13 September 2015
I'm curious how the Beatles & George Martin selected which songs would be released as singles (and so left off the current album). I'm familiar with the story of George Martin choosing Strawberry Fields / Penny Lane , but wondered about other singles, or why certain album cuts were not chosen (I've read that Things We Said Today & Maxwells Silver Hammer were both considered for singles.) Does anyone know of an online article or a section of a book that discusses these choices?
14 April 2010
Hi Patrick - George Martin mentioned this in Anthology (DVD's) while discussing where the band was in terms of their songwriting around the time of With The Beatles . He said something along the lines of , "they (the band) were still thinking in terms of singles and not an album as a separate entity. We would save the best songs for singles and put the rest out on the album".
If he mentioned it on DVD, I would have to assume it's also in the book (my spotty memory prevents me from saying yes or no w/100% certainty). I do know that he did not go into any detail about what criteria was used for determining the "best" songs, or how that philosophy may have been revised in the coming years.
Maybe others here can guide you to additional sources.
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1 May 2011
Quote from the Anthology book
GEORGE MARTIN: The first album was really a recital of their repertoire. We weren't thinking in terms of an album being an entity in itself back then. We would record singles, and the ones that weren't issued as singles would be put onto an album - which is how the second album, With The Beatles , was put together. It was just a collection of their songs, and one or two other people's songs as well.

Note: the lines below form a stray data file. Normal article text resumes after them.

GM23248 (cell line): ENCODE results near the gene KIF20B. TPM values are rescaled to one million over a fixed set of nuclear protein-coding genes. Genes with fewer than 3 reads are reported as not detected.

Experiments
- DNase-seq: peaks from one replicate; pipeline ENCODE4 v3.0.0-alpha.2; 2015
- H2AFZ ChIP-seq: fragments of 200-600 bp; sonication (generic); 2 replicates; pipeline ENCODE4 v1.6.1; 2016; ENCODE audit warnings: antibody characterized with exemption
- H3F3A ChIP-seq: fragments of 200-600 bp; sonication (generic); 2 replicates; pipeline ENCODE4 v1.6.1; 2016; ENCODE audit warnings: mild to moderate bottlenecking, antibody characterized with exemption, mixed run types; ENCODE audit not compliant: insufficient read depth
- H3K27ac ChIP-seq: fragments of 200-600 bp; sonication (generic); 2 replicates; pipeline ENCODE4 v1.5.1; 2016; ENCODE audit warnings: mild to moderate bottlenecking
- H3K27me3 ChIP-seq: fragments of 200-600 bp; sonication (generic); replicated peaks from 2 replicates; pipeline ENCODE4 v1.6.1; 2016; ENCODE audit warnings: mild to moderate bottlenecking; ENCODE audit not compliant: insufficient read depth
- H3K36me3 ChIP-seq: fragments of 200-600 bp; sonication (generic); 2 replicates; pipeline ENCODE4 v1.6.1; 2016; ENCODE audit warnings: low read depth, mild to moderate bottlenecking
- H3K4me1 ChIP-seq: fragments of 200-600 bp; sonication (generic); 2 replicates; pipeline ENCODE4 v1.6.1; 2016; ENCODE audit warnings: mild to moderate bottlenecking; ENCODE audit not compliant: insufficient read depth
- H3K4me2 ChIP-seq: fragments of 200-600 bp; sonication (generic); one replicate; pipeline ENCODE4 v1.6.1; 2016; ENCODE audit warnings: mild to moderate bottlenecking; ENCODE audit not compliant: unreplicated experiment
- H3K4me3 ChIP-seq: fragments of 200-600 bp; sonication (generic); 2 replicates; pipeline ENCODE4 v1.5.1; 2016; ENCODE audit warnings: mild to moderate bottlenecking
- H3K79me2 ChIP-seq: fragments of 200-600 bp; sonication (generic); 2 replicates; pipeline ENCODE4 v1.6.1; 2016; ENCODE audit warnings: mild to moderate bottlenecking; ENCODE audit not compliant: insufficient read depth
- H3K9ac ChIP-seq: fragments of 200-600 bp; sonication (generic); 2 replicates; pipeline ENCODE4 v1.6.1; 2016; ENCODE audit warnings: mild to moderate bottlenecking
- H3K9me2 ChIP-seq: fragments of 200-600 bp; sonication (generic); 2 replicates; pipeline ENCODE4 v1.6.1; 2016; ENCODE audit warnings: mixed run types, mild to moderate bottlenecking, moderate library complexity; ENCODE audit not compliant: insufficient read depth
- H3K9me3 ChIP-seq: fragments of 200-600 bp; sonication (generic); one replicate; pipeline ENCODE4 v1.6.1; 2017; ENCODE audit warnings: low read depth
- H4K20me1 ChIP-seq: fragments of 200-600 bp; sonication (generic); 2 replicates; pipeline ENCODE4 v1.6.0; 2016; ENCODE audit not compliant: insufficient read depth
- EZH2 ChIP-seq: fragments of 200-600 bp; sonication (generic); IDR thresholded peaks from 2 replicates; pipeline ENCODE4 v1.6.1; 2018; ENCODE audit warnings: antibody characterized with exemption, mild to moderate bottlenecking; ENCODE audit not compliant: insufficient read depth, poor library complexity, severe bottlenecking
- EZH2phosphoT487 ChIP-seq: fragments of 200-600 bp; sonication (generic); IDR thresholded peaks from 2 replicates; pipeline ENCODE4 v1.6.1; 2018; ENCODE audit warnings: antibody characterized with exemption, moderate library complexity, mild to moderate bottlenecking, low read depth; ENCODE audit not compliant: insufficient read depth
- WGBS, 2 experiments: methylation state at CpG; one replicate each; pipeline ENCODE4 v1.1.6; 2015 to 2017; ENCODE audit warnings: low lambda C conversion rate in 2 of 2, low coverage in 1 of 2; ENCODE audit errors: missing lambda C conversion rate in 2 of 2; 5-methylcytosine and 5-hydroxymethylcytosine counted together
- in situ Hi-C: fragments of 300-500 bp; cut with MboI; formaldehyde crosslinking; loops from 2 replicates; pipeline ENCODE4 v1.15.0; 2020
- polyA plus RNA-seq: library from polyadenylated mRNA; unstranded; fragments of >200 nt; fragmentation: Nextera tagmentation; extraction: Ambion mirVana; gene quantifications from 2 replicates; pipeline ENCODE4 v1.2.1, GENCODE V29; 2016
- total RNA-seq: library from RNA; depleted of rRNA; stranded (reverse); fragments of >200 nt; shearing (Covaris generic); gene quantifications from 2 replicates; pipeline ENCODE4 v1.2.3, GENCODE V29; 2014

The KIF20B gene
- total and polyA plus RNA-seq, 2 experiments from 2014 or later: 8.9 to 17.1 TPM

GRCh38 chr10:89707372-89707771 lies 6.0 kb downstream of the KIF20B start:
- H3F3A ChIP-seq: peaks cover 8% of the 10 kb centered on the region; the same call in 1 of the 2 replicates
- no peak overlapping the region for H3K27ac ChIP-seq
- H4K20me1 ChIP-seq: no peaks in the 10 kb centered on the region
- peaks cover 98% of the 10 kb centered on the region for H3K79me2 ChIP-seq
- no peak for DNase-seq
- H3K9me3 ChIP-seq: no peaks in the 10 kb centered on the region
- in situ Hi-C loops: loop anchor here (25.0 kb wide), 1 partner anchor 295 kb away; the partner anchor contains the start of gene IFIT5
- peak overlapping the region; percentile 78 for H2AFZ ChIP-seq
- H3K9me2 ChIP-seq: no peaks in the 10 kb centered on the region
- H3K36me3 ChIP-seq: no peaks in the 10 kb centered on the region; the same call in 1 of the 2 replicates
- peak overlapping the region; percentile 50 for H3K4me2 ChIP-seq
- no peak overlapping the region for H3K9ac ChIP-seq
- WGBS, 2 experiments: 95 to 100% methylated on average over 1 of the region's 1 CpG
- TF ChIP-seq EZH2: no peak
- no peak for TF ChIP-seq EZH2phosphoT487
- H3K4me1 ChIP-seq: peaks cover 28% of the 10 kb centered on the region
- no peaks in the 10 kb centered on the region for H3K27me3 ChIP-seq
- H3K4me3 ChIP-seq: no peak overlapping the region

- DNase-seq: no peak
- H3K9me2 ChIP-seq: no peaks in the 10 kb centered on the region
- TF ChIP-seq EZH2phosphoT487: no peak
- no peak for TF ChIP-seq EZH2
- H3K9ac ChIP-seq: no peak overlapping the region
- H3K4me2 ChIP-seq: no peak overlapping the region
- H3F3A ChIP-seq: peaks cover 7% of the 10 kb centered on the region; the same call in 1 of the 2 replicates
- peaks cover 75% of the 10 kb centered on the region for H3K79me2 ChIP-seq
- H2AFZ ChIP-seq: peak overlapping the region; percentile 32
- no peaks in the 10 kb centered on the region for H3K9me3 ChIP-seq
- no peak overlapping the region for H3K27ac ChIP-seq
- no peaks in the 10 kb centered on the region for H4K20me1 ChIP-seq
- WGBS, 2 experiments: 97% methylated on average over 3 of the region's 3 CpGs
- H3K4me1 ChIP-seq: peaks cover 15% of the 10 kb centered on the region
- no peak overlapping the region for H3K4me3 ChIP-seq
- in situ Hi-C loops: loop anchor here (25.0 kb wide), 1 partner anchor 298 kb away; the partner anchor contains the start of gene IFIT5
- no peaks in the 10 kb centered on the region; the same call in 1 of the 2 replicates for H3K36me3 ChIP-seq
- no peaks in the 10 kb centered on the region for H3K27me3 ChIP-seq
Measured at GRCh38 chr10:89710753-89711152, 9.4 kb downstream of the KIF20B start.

I think it was very much a group decision; the group consisting of the four Beatles, George M and Brian (whilst alive). From the off the Beatles were very vocal with George M over their image and sound and therefore which song they prefered to be a single (see 'Tune In' book two). There are instances where we know why potential singles were rejected, e.g. 'Eight Days A Week ' because John and Paul didn't want it and then John came up with 'I Feel Fine '; the slow 'Revolution ' because the others thought it was not suitable.
'Things W Said Today' was the b-side of 'A Hard Day's Night ' which was the unquestionable a-side and it was recorded after that so not sure how it could have been considered a potential a-side. 'Maxwell...' would never have been granted such status due to how much George and John hated the song.
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